Rugby concussions linked to dementia

Date published: August 3 2013

The first linked case of dementia related to playing rugby has been reportedly discovered by a brain injuries expert in the UK.

The first linked case of dementia related to playing rugby has been reportedly discovered by a brain injuries expert in the UK.

The report, written by Dr Willie Stewart, has suggested that between one or two players that compete in the annual Six Nations Championship are susceptible to developing the condition.

Examining the brain tissue of a former player, the neurologist discovered that there were higher levels of abnormal proteins, commonly found as a result of head injuries, than were found in a retired amateur boxer suffering from punch drunk syndrome, otherwise known as dementia pugilistica.

Speaking about the odds of a concussed player going on to develop dementia, Stewart advised that maximum caution should be taken if any symptoms of concussion were present at any given time.

“What we are finding now is that it is not just in boxers. We are seeing it in other sports where athletes are exposed to head injury in high levels,” said Dr Stewart to the BBC.

“Those sports include American football, ice hockey and also now I have to say I have seen a case, the same pathology, in somebody whose exposure was rugby.

“What the numbers are, what proportion of people who play rugby, how often you may have to get concussed, how long after you may develop problems, these are questions we can't answer.

“We would suspect it would be a fairly low number, but not a zero number. Let's say it is 1% of people who are playing rugby at international level may go on to develop long-term problems.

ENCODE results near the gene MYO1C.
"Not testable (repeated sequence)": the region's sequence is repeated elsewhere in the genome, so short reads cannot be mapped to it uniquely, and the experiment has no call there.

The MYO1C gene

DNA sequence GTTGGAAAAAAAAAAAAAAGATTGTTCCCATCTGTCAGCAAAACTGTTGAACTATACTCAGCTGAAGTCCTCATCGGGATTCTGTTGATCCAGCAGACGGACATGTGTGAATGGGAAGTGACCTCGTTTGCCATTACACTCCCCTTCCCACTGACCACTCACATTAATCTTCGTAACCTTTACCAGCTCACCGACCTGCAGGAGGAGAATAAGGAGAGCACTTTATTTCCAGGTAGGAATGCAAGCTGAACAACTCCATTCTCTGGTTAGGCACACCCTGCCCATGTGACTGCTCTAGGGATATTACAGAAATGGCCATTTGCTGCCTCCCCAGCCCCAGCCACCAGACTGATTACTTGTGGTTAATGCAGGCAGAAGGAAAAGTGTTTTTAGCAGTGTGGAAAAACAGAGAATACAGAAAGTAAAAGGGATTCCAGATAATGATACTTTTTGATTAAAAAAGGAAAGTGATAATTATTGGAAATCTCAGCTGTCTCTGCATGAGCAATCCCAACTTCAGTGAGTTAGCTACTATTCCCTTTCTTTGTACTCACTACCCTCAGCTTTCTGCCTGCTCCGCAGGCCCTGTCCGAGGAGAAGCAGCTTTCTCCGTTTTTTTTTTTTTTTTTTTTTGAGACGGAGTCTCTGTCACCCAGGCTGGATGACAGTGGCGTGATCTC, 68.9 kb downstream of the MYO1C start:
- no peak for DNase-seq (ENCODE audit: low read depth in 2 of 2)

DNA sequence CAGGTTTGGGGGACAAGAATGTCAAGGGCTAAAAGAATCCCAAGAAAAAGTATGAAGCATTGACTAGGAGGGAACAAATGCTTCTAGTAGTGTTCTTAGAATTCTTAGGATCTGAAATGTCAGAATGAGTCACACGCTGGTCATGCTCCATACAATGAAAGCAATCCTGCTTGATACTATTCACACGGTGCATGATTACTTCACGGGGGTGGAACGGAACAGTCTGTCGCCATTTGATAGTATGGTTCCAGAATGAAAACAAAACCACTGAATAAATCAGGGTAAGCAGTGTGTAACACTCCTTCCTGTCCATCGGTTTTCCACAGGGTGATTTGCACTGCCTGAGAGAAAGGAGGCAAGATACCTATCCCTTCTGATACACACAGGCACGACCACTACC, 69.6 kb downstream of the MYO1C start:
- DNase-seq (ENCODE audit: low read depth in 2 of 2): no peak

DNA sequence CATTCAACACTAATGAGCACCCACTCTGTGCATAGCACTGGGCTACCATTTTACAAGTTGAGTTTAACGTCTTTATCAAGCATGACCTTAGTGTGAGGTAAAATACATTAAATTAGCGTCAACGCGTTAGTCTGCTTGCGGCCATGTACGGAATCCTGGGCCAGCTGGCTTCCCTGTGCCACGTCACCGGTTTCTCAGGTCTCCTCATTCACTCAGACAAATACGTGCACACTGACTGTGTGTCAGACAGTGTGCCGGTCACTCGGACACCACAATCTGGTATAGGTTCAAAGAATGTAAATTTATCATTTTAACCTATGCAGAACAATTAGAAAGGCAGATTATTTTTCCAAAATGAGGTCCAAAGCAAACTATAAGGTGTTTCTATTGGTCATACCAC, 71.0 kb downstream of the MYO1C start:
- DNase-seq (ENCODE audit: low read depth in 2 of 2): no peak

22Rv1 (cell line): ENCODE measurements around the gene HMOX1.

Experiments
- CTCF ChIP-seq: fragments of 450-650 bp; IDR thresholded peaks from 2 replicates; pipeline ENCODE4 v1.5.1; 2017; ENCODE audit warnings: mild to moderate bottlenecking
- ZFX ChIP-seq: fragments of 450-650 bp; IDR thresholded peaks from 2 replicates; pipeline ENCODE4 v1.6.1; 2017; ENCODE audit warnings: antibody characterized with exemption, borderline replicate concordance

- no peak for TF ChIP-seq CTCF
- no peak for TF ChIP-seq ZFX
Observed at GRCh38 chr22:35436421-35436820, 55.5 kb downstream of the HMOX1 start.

“In any Six Nations weekend that is one or two players who may go on and develop a dementia they wouldn't otherwise have been exposed to. That is a realistic number.

“People are beginning to think 'here is somebody with early onset dementia who may have played rugby and I've heard something about head injuries and I wonder if these are linked'.

“So there are other cases that I am aware of internationally, but this is the first complete case.

“What we are really starting to worry about now is the long term problems, the things that might happen 10 or 15 or 20 years down the line. Has that injury to the brain perhaps led to longer term damage?

“The general advice for a concussion is if in doubt, sit it out. So at all levels, if you think there has been a concussion the player should be removed and not expose himself to risk.

“There is a risk that a second head injury, coming within a short space of time and before the brain has properly recovered, can be much more severe and cause more problems and more symptoms.

“There is undoubted evidence that people will try to play on. That is something we would really like to discourage as much as possible.

“Just as we discourage people from playing on with a damaged knee, even more so we would really try not to have people carry on with a damaged brain.”